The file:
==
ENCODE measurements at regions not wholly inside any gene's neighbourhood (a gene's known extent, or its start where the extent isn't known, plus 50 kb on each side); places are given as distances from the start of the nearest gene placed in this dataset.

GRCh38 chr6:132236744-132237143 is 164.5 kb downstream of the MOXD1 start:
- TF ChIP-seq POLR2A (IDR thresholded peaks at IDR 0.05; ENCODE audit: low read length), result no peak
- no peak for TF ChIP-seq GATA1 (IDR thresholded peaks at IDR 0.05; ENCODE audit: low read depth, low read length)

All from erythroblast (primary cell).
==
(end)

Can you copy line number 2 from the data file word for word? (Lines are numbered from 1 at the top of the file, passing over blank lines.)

GRCh38 chr6:132236744-132237143 is 164.5 kb downstream of the MOXD1 start: